Background: Although cyanoacrylate glue (CA) has been widely used in various kinds of medical applications, its application in gastrointestinal anastomosis remains limited, and outcomes of experimental studies have not been satisfactory. This systematic review summarizes research regarding CA application in intestinal and colorectal anastomosis, and correlates methodological aspects to experimental outcomes. Methods: A systematic literature search was performed using Medline, Embase, Cochrane, and Web-of-Science libraries. Articles were selected if CA was applied to intestinal or colorectal anastomoses. Included articles were categorized according to CA molecular structure; the method details in each study were extracted and analyzed. Results: Twenty-two articles were included. More than half of the inclusions reported positive outcomes (seven articles) or neutral outcomes (eight articles). Analysis of the methods revealed that methodological details such as CA dosage, time of polymerization were not consistently reported. Porcine studies, inverted anastomosis, and n-butyl-cyanoacrylate studies showed more positive outcomes; everted anastomosis, and oversized sutures might negatively influence the outcomes. Conclusions: Owing to the positive outcome from the porcine studies, application of CA in gastrointestinal (GI) anastomosis still seems promising. To achieve a better consistency, more methodological details need to be provided in future studies. Optimizing the dosage of CA, choice of animal model, inverted anastomosis construction, and other method details may improve intestinal and colorectal anastomoses with CA application in future studies.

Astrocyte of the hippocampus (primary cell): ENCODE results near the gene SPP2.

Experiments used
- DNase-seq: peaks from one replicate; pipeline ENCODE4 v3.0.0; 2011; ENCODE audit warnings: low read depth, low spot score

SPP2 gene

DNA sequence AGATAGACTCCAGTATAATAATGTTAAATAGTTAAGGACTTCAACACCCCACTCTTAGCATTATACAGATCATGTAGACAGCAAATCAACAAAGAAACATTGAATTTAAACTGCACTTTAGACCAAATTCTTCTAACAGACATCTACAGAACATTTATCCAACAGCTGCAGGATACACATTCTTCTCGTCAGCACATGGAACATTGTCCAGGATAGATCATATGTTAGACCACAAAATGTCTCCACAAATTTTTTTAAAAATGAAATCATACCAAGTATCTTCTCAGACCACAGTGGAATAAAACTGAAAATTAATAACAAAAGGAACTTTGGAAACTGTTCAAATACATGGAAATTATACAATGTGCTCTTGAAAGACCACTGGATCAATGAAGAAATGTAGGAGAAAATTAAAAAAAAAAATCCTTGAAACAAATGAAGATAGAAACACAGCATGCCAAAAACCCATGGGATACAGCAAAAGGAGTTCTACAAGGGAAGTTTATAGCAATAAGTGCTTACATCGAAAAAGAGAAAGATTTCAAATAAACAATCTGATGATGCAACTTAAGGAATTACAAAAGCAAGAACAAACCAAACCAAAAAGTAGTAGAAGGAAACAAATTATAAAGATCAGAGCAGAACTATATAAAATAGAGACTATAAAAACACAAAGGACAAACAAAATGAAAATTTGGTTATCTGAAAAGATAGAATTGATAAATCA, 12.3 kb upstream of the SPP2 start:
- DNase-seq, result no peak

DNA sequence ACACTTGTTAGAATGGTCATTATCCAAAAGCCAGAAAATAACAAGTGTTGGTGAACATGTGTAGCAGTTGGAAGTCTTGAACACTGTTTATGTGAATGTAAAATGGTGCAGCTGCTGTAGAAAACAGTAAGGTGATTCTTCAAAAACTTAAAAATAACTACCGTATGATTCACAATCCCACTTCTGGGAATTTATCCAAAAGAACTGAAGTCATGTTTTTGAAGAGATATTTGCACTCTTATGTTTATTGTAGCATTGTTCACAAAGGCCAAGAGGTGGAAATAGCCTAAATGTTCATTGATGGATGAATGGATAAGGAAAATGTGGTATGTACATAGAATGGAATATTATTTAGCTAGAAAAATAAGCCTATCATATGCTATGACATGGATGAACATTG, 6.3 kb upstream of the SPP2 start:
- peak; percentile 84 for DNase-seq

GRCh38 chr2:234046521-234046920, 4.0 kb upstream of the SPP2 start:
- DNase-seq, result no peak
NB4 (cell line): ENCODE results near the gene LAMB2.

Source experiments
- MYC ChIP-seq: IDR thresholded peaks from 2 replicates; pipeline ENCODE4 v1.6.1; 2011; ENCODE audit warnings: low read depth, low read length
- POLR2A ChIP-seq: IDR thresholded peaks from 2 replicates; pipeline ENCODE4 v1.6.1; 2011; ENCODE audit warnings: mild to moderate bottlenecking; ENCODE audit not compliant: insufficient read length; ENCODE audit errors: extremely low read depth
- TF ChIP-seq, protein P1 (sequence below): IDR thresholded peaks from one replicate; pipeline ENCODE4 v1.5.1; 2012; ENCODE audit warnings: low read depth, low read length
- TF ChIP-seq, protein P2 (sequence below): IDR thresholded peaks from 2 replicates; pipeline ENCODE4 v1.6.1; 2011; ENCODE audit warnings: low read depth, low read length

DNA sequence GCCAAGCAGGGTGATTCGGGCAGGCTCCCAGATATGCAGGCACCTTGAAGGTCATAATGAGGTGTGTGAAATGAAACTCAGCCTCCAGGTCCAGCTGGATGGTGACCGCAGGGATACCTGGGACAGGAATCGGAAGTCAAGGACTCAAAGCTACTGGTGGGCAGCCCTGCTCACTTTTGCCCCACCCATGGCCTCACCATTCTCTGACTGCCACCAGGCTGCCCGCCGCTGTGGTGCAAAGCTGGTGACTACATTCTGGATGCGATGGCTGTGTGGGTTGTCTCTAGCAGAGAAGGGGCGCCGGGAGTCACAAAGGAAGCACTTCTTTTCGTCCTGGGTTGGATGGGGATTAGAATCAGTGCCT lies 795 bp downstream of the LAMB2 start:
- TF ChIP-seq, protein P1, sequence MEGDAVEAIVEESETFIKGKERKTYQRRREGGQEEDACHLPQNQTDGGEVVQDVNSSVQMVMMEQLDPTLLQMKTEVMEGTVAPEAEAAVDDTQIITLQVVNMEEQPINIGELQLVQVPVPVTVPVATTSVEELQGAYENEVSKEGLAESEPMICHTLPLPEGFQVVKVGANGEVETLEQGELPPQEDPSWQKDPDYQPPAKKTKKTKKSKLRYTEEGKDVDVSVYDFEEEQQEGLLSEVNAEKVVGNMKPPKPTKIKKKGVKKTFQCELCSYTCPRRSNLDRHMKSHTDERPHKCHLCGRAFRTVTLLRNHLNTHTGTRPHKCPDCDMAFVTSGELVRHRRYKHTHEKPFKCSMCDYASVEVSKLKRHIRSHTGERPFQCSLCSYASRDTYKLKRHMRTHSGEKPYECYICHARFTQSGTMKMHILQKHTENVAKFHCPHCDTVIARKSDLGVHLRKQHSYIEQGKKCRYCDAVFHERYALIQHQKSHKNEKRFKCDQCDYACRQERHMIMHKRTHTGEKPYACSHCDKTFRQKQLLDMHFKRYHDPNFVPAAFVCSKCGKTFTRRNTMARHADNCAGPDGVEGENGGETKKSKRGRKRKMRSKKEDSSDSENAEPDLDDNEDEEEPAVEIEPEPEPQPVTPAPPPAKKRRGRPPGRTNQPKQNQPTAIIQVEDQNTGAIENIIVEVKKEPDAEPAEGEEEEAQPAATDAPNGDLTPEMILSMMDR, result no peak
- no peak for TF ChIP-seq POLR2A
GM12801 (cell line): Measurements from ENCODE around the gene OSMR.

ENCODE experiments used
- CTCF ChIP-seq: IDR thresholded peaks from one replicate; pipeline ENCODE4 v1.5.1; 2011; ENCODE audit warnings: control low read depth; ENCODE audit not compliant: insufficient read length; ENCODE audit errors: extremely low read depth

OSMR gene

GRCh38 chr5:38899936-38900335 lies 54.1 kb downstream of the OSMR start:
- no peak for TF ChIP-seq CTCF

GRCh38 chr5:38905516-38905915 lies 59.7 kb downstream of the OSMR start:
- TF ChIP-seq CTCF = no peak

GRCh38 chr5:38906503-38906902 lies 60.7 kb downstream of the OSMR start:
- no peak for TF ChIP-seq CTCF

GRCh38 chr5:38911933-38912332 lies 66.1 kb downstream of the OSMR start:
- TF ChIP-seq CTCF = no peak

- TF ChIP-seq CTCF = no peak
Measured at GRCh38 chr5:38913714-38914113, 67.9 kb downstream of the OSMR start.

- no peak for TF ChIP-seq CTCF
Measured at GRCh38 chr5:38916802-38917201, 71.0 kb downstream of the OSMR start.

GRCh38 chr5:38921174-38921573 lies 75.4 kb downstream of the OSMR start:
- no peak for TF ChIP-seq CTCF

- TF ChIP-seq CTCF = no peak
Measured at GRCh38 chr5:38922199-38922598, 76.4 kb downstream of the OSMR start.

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Journal of Biomedical Materials Research - Part B Applied Biomaterials
Erasmus MC: University Medical Center Rotterdam

Wu, Z, ter Hoeve-Boersema, G.S.A, Vakalopoulos, K.A, Daams, F, Sparreboom, C.L, Kleinrensink, G.J, … Lange, J.F. (2013). Critical analysis of cyanoacrylate in intestinal and colorectal anastomosis. Journal of Biomedical Materials Research - Part B Applied Biomaterials. doi:10.1002/jbm.b.33039